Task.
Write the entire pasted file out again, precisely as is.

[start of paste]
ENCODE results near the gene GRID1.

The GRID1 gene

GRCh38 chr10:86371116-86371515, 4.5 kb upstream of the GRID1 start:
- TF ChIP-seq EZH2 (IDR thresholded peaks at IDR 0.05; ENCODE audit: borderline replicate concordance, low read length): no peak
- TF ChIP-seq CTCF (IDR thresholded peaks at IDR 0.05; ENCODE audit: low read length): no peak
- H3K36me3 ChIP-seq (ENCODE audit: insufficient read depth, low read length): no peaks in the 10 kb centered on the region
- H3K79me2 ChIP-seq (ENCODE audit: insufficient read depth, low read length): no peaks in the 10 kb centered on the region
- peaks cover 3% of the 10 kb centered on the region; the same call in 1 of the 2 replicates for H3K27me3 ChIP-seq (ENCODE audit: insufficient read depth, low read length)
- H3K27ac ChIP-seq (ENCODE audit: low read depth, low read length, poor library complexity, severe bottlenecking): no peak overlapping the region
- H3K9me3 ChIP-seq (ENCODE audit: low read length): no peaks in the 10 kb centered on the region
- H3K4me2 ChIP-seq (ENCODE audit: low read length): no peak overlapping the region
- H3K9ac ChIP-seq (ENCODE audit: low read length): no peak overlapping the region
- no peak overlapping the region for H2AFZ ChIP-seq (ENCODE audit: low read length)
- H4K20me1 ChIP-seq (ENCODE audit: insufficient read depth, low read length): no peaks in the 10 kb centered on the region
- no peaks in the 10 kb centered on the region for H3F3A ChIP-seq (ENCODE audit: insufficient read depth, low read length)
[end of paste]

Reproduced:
ENCODE results near the gene GRID1.

The GRID1 gene

GRCh38 chr10:86371116-86371515, 4.5 kb upstream of the GRID1 start:
- TF ChIP-seq EZH2 (IDR thresholded peaks at IDR 0.05; ENCODE audit: borderline replicate concordance, low read length): no peak
- TF ChIP-seq CTCF (IDR thresholded peaks at IDR 0.05; ENCODE audit: low read length): no peak
- H3K36me3 ChIP-seq (ENCODE audit: insufficient read depth, low read length): no peaks in the 10 kb centered on the region
- H3K79me2 ChIP-seq (ENCODE audit: insufficient read depth, low read length): no peaks in the 10 kb centered on the region
- peaks cover 3% of the 10 kb centered on the region; the same call in 1 of the 2 replicates for H3K27me3 ChIP-seq (ENCODE audit: insufficient read depth, low read length)
- H3K27ac ChIP-seq (ENCODE audit: low read depth, low read length, poor library complexity, severe bottlenecking): no peak overlapping the region
- H3K9me3 ChIP-seq (ENCODE audit: low read length): no peaks in the 10 kb centered on the region
- H3K4me2 ChIP-seq (ENCODE audit: low read length): no peak overlapping the region
- H3K9ac ChIP-seq (ENCODE audit: low read length): no peak overlapping the region
- no peak overlapping the region for H2AFZ ChIP-seq (ENCODE audit: low read length)
- H4K20me1 ChIP-seq (ENCODE audit: insufficient read depth, low read length): no peaks in the 10 kb centered on the region
- no peaks in the 10 kb centered on the region for H3F3A ChIP-seq (ENCODE audit: insufficient read depth, low read length)